My therapist shared something interesting earlier this week. With the caveat that this is all a bit simplified, and human brains don’t fit into neat lines and graphs, it still helped me to think a little differently about depression and anxiety and stress, and to understand both myself and certain other people in my life a little better.
She started by drawing the following graph:
This fits pretty well with my experience. There’s a relatively straightforward relationship here. The more depressed you are, the less productive you are. (Giving lie to the myth of the tortured artist who’s most productive when they’re depressed.)
Next, she drew a graph of anxiety.
This one also made sense, once we talked about it a bit. If you have absolutely no anxiety, you end up with a lot less motivation to produce anything. Take away all of my deadlines, and I’m definitely less productive and more likely to spend an evening bumming around on the couch watching Doctor Who. Not that there’s anything wrong with that.
On the other hand, too much anxiety can be crippling, with the far extreme being someone who can’t even leave their room or home.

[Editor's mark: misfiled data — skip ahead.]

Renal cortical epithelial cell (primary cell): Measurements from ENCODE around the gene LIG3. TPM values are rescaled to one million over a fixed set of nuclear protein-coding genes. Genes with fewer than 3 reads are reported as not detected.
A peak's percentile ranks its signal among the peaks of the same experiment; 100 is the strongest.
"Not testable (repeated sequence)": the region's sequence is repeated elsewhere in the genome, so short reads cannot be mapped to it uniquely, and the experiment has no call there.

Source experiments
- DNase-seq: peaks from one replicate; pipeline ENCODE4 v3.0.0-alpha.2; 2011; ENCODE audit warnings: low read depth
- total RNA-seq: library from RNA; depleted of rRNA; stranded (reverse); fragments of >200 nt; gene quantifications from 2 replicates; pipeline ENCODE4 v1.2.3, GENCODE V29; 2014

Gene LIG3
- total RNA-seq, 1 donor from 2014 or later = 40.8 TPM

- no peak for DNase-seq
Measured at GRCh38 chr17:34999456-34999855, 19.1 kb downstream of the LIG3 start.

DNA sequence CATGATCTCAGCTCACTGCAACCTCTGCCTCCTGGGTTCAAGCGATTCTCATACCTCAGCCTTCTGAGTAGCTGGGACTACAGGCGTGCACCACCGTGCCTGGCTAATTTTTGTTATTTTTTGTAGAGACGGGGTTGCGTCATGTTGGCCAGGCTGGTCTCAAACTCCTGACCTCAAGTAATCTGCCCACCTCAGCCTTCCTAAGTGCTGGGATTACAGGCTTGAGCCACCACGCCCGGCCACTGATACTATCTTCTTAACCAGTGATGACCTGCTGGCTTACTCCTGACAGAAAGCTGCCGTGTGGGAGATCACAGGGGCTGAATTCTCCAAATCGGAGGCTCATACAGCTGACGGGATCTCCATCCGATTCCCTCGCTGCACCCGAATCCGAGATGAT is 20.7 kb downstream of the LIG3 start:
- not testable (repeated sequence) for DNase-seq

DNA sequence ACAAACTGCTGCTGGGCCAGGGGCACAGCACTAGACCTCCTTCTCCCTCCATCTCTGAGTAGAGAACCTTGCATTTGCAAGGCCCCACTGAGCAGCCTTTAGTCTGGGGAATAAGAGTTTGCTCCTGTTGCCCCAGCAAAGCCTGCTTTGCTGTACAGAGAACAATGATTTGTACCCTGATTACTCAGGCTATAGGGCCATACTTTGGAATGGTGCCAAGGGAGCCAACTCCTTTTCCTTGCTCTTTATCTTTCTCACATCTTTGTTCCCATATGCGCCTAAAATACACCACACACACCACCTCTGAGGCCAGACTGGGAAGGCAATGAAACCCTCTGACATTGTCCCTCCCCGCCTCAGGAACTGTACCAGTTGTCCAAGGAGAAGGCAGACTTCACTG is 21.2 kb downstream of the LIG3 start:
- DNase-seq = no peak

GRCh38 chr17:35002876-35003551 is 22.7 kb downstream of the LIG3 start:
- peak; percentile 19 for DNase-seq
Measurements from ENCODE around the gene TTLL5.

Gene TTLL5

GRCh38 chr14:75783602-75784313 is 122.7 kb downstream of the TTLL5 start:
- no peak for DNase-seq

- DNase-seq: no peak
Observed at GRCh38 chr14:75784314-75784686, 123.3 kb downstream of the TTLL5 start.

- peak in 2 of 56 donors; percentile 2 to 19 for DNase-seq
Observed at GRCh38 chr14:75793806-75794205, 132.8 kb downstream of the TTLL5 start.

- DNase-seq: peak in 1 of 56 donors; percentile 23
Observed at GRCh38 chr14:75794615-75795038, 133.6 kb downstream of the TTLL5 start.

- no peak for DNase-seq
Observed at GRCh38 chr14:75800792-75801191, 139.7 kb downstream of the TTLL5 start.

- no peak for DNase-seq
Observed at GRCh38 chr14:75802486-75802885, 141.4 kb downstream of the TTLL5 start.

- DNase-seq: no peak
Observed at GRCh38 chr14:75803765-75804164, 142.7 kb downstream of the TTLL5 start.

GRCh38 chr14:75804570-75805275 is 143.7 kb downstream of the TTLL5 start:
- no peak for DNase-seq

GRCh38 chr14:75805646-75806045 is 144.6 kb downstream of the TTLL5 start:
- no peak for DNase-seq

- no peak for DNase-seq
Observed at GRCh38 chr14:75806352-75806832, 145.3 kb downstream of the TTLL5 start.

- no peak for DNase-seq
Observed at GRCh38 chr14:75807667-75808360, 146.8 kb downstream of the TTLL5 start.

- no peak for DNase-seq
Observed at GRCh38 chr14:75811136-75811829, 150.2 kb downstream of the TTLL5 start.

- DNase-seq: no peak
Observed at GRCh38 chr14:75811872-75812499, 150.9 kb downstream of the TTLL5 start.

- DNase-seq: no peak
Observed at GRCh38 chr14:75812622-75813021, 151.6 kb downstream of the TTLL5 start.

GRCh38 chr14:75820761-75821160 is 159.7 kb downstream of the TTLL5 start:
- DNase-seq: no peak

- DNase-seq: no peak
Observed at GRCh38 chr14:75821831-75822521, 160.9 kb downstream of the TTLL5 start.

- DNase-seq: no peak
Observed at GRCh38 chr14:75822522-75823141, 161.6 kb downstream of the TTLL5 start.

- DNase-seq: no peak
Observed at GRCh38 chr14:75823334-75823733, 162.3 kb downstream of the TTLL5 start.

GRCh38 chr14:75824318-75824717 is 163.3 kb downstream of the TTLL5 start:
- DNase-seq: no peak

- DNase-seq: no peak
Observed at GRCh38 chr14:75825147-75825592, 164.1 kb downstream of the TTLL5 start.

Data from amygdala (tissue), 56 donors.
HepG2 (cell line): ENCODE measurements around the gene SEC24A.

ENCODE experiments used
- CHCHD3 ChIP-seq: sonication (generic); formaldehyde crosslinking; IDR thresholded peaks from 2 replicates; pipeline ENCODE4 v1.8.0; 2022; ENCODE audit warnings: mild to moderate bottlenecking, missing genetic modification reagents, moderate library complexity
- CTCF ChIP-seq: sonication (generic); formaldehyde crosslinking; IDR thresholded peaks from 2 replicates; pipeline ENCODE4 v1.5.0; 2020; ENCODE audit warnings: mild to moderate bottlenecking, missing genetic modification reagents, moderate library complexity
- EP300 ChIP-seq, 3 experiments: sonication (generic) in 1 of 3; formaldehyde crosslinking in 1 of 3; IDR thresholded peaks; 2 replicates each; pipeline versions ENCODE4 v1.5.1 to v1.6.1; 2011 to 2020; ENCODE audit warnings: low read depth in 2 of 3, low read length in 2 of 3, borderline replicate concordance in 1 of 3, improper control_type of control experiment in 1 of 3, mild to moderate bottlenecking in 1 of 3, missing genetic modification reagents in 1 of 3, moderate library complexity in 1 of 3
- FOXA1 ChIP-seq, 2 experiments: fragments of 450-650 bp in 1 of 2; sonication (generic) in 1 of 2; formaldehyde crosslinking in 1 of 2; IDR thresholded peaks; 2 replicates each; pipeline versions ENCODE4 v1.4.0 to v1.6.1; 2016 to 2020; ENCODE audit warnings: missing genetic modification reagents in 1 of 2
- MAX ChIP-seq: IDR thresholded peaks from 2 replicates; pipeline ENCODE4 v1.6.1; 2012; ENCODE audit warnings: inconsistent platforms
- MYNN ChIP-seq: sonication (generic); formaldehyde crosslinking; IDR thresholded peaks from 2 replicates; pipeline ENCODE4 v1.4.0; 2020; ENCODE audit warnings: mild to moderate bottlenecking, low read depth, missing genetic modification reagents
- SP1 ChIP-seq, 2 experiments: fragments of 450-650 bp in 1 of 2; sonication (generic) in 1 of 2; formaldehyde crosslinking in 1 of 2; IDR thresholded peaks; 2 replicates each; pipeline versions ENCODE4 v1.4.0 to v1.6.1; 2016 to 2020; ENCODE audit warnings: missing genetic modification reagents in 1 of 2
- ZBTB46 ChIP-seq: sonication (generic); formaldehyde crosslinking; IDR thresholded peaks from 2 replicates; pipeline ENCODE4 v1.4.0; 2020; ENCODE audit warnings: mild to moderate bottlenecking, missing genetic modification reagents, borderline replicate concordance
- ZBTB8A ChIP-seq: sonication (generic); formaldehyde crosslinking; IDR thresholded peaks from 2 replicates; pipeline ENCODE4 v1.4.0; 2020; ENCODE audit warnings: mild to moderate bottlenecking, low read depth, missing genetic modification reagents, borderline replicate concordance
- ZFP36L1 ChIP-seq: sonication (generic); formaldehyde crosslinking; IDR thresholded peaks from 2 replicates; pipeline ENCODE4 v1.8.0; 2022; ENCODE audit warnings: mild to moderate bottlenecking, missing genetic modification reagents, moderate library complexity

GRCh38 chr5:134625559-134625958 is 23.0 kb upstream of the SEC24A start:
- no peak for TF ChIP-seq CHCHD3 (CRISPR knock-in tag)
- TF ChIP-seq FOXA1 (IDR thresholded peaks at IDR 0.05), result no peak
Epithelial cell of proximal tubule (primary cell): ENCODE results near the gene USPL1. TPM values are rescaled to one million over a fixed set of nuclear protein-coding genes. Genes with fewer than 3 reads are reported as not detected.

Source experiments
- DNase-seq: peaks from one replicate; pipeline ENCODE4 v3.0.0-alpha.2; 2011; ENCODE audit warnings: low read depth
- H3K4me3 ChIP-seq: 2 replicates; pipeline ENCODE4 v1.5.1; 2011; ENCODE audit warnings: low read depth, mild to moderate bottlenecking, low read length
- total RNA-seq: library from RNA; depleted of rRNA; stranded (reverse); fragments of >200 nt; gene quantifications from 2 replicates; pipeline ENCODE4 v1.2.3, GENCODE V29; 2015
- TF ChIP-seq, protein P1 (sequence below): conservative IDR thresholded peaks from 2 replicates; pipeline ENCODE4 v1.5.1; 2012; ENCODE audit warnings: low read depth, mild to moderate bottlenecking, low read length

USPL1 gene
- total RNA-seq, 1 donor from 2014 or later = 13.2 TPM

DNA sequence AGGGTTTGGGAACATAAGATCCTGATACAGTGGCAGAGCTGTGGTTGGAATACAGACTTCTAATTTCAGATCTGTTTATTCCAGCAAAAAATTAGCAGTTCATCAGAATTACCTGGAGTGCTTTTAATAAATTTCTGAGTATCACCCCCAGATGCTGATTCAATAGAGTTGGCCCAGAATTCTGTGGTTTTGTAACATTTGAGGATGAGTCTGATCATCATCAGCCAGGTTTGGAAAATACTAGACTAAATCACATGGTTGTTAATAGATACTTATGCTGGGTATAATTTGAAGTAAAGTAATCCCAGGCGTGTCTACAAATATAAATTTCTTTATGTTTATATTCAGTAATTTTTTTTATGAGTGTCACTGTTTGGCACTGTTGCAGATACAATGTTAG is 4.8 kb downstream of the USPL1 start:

So basically, we want to minimize depression and find a healthy and moderate level of productive anxiety. Got it. So far, so good.
What gets interesting, at least for me, is looking at the implications of the two models. If depression is more of a linear thing, it means you have that straightforward goal of getting as far to the left as possible. This also means small steps to fight the depression are more likely to have small steps in improving your productivity. It tends to be a long, slow battle.
I’ve been in therapy and on medication for depression for about two years now. This has had a pretty large impact on the depression, and when you look at my productivity these days … well, I’m doing two books in 12 months instead of my usual one. Smaller improvements have led to smaller changes in productivity, like being able to keep up with washing the dishes. Again, it’s not a perfect graph, but it makes sense to me.
I sketched in two sample changes in mood. If the depression improves by X, productivity also improves by X. That tends to hold true whether you’re really depressed or in a generally good space. (Yes, I’m simplifying the math and assuming a 1:1 slope.)